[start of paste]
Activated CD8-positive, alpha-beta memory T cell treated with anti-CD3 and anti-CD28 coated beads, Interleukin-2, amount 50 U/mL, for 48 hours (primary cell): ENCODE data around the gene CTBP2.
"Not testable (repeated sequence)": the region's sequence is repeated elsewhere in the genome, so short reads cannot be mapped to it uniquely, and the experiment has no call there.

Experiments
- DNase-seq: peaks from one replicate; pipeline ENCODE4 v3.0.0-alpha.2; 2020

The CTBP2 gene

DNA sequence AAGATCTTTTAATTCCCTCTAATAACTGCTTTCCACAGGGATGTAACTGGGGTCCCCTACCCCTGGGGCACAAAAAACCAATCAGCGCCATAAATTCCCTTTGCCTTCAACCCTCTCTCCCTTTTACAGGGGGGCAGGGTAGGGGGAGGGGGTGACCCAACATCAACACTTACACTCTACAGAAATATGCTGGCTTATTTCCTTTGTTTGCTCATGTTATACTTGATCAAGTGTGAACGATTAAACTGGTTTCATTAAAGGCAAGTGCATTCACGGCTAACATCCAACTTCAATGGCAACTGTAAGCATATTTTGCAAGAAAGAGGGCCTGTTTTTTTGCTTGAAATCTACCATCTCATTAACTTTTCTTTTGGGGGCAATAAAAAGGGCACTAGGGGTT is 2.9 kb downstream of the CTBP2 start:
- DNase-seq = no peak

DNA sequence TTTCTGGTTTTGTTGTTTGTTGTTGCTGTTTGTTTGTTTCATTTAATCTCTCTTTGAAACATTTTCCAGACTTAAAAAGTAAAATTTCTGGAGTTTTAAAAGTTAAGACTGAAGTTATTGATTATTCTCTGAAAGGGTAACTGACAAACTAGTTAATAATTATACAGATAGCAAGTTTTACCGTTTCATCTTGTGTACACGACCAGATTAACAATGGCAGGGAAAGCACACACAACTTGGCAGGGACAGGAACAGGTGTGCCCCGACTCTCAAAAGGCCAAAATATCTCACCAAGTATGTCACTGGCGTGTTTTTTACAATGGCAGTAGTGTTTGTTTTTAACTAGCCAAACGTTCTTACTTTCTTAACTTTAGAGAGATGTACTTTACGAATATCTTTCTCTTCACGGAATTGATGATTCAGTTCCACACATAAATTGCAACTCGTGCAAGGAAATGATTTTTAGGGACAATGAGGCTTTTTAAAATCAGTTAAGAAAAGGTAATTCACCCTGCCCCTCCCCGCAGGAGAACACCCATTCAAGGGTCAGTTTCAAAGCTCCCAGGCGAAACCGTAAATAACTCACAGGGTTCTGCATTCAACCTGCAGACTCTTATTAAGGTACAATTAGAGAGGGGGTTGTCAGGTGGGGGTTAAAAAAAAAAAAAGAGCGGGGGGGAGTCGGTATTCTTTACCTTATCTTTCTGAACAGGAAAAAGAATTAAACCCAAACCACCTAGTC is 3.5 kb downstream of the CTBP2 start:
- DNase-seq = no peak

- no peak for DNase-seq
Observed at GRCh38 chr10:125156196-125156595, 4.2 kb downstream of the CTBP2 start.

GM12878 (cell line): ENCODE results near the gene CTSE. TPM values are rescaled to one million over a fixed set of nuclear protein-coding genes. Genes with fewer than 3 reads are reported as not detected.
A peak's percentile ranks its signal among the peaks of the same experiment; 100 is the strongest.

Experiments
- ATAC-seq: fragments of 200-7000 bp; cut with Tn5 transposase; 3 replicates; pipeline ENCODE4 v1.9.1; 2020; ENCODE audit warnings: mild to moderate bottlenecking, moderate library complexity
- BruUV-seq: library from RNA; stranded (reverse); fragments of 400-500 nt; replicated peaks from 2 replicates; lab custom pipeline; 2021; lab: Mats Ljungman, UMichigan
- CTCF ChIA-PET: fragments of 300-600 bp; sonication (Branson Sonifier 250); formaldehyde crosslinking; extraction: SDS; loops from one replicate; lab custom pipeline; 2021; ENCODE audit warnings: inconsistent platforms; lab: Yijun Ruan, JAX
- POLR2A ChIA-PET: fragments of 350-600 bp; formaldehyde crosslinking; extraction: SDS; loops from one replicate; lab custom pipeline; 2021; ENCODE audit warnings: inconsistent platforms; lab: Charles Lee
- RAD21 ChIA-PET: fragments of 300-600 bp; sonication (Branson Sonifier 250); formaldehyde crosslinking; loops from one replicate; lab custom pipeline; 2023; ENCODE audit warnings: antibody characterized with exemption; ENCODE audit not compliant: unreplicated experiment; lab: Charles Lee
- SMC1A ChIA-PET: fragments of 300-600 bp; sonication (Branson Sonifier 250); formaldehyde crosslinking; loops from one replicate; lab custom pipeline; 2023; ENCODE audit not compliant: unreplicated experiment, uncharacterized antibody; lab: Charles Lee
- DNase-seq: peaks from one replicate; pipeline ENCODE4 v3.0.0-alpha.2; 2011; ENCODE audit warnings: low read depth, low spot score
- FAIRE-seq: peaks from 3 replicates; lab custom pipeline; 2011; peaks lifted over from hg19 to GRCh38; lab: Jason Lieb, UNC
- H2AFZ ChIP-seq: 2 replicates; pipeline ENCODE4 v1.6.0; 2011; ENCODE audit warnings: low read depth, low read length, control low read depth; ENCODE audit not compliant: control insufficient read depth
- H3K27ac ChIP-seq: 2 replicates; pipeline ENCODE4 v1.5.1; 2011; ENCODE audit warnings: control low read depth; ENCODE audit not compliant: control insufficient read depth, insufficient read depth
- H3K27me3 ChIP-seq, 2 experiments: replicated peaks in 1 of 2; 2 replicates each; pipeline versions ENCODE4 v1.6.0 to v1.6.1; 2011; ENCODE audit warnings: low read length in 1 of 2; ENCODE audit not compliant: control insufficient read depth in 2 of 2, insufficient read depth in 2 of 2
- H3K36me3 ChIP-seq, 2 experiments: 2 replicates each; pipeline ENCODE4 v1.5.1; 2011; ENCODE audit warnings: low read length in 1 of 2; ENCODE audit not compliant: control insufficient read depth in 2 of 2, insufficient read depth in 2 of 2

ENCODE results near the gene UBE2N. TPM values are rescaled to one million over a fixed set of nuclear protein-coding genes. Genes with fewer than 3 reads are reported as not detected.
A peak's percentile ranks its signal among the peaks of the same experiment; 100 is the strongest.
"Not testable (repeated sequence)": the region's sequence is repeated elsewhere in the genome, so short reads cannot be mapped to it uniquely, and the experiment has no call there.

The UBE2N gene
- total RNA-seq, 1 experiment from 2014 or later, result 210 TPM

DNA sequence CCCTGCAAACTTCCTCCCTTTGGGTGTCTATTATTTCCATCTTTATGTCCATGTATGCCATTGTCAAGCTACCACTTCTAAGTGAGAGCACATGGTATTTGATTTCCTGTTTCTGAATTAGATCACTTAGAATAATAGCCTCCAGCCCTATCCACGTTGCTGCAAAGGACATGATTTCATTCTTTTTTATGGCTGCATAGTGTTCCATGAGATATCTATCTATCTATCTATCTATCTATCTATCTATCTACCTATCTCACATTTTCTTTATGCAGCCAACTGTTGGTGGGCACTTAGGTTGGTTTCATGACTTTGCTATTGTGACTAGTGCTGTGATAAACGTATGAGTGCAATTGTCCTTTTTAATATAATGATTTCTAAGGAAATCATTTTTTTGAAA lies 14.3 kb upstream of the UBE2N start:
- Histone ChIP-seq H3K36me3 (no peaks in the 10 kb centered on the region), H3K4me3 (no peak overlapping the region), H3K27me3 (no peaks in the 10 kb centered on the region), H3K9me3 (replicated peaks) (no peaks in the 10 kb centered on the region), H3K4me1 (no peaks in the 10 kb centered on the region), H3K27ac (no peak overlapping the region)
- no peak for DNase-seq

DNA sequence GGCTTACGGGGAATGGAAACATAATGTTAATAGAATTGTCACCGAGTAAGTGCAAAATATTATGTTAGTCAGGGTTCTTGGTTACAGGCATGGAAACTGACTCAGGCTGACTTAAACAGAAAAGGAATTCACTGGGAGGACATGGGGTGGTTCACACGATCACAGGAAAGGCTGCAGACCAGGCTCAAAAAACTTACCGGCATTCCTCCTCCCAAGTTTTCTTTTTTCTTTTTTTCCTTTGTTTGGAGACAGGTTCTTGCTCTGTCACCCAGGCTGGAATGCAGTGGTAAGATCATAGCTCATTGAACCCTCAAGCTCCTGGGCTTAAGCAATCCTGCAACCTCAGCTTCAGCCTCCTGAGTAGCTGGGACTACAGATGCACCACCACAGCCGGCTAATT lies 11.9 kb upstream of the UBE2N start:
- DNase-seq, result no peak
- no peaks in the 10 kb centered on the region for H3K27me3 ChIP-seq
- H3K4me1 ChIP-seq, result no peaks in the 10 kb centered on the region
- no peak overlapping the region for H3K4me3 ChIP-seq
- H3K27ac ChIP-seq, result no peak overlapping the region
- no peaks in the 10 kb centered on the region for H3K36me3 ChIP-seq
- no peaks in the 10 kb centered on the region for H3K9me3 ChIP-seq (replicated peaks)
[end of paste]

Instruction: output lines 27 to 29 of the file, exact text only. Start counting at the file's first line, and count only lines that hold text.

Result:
ENCODE results near the gene UBE2N. TPM values are rescaled to one million over a fixed set of nuclear protein-coding genes. Genes with fewer than 3 reads are reported as not detected.
A peak's percentile ranks its signal among the peaks of the same experiment; 100 is the strongest.
"Not testable (repeated sequence)": the region's sequence is repeated elsewhere in the genome, so short reads cannot be mapped to it uniquely, and the experiment has no call there.